Retired Coal Miners' Health Benefit Funds:

Financial Challenges Continue

GAO-02-243: Published: Apr 18, 2002. Publicly Released: May 20, 2002.

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Laura A. Dummit
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Office of Public Affairs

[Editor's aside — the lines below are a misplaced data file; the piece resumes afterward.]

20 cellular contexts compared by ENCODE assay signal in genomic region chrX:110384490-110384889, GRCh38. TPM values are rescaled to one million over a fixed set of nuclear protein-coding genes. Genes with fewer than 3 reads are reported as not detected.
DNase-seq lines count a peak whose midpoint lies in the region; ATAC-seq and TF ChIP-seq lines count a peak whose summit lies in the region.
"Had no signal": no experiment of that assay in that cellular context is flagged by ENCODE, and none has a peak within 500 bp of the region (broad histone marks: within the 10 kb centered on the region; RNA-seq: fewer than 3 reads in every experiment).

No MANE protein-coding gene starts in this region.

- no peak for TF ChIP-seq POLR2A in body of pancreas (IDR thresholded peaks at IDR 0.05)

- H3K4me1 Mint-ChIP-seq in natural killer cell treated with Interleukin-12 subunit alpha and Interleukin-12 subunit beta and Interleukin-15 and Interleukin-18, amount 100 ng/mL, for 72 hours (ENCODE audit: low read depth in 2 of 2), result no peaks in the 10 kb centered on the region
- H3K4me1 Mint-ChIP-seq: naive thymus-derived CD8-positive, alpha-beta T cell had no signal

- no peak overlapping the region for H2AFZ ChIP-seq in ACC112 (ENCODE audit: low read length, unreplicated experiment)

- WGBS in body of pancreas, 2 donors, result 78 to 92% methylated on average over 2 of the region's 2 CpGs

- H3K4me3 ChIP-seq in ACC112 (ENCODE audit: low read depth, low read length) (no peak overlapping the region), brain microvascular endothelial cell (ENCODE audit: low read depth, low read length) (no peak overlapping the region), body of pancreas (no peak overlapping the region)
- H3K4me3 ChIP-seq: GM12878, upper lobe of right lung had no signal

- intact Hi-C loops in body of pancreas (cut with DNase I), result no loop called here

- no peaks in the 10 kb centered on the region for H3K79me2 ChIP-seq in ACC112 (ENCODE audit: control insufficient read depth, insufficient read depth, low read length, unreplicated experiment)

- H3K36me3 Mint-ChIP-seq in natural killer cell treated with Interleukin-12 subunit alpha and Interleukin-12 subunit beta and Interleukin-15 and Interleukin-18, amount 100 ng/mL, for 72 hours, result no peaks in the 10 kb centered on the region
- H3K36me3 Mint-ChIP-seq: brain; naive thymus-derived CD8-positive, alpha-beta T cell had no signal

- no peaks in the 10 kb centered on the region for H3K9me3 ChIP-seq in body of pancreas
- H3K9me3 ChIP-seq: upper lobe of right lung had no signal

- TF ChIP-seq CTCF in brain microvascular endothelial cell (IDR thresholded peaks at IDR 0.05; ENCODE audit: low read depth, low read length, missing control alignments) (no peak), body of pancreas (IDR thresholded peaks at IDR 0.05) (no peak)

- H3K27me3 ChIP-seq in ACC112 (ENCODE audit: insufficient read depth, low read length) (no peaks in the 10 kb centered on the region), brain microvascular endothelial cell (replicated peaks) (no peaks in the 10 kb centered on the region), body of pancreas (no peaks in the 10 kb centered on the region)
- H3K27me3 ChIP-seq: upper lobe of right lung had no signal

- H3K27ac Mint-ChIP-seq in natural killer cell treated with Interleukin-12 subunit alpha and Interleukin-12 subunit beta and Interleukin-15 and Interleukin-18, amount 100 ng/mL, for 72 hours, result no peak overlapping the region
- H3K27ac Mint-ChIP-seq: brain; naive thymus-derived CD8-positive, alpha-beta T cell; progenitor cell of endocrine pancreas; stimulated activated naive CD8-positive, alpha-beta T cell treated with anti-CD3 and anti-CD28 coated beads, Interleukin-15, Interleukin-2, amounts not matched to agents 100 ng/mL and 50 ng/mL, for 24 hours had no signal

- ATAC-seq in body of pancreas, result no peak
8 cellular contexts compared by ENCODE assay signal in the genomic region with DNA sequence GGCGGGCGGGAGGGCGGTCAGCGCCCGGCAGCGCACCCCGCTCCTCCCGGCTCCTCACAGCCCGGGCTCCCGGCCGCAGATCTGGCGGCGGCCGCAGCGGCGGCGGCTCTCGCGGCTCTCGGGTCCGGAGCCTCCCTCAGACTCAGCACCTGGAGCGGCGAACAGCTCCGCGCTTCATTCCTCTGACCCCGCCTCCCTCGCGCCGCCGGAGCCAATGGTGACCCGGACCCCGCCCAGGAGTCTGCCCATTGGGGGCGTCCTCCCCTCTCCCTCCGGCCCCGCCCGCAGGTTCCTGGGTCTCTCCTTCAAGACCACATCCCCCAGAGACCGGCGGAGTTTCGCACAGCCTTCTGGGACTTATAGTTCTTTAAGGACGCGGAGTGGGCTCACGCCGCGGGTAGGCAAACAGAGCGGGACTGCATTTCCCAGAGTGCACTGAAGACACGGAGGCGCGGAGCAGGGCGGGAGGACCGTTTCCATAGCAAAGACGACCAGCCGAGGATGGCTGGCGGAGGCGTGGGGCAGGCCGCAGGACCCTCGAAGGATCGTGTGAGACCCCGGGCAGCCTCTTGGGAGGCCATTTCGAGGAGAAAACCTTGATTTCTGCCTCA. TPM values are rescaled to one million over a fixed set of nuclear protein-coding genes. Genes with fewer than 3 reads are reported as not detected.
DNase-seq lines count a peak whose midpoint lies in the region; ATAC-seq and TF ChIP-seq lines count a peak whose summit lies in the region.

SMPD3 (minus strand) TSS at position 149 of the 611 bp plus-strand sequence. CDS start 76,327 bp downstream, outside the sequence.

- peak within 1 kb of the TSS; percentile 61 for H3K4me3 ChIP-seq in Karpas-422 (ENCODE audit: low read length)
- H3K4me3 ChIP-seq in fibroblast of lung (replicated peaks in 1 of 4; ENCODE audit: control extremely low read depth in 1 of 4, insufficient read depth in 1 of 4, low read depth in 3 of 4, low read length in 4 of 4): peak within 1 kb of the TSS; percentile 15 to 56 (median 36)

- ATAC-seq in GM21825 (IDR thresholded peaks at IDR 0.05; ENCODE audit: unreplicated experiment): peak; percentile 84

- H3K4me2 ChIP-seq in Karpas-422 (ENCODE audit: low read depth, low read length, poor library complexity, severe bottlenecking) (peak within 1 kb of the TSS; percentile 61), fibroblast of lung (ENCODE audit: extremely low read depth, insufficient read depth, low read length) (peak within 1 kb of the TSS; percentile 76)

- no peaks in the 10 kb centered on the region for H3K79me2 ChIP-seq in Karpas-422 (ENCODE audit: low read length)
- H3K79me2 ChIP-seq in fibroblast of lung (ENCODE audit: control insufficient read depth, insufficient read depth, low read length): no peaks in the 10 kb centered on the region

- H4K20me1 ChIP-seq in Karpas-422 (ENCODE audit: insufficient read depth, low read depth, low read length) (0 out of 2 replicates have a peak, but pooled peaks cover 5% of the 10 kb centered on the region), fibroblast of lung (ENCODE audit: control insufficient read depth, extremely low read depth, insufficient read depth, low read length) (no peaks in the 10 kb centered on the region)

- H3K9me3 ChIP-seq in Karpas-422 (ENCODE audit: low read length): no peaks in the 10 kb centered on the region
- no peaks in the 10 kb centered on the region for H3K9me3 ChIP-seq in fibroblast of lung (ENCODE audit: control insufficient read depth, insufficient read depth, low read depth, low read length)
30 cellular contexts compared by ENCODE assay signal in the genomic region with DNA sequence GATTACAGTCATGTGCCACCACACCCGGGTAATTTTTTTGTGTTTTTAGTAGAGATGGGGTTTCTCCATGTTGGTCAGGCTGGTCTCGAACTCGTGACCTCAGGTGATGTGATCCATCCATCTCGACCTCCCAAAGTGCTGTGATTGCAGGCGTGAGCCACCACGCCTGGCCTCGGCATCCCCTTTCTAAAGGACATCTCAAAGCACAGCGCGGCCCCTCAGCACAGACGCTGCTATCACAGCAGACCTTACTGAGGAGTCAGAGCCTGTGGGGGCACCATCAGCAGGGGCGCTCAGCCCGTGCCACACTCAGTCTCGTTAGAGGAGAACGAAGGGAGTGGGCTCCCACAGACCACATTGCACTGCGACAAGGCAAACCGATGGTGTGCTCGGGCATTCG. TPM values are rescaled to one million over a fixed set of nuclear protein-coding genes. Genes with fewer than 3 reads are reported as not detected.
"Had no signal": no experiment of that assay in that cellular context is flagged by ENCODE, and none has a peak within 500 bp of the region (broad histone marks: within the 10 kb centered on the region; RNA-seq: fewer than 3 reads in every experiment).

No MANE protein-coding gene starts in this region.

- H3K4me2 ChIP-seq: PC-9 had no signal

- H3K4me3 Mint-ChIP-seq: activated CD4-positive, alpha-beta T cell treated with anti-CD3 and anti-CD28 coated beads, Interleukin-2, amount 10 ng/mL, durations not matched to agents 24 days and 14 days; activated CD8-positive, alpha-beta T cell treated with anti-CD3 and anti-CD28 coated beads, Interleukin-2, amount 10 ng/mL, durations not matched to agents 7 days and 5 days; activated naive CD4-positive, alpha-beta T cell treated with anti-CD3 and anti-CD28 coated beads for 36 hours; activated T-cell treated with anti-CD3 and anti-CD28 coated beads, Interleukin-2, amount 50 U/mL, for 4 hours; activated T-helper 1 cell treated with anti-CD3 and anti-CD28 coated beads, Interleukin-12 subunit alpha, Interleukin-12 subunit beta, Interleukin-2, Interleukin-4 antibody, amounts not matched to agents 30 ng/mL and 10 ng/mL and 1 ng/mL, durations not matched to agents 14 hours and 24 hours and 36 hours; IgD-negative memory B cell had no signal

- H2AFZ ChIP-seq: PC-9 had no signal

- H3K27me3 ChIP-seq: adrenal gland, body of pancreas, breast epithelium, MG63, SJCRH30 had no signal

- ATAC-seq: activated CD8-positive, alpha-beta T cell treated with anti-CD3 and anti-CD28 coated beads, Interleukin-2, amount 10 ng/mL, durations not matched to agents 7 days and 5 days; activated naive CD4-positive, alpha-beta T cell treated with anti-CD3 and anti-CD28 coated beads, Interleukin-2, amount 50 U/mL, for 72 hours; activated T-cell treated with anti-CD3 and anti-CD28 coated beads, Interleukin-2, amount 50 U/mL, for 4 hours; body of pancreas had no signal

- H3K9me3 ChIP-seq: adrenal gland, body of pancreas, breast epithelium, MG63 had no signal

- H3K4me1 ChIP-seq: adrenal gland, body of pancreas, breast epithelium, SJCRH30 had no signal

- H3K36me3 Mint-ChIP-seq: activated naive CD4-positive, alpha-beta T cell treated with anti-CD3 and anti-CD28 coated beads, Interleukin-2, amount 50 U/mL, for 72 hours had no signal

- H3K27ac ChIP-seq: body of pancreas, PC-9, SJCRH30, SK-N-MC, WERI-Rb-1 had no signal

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More than 100,000 retired coal miners and their spouses and dependents in 1992 faced a potential decrease in their employment-related health insurance coverage or loss of such coverage altogether. Some former employers had stopped mining coal or gone out of business and were no longer contributing to the United Mine Workers of America (UMWA) retiree benefit funds. To ensure that these individuals would continue to receive the health benefits specified in previous collective bargaining agreements reached with coal companies, often gained in exchange for lower pensions, Congress enacted the Coal Industry Retiree Health Benefit Act of 1992 (Coal Act). The Coal Act replaced the existing UMWA benefit funds with the Combined Benefit Fund (CBF) and the 1992 Benefit Plan. These funds' benefits requires less cost sharing by beneficiaries and provides more extensive coverage than benefit packages offered by the major manufacturing companies and companies with unionized workforces. However, the extent of coverage is generally comparable. The cost of health care for the funds' beneficiaries in 1999 was about 29 percent higher than for demographically similar Medicare beneficiaries with employer-sponsored insurance. The funds' officials have attempted to control costs largely through approaches that do not reduce or limit the benefits for beneficiaries, do not increase beneficiary cost-sharing requirements, or that have a minimal impact on beneficiaries.

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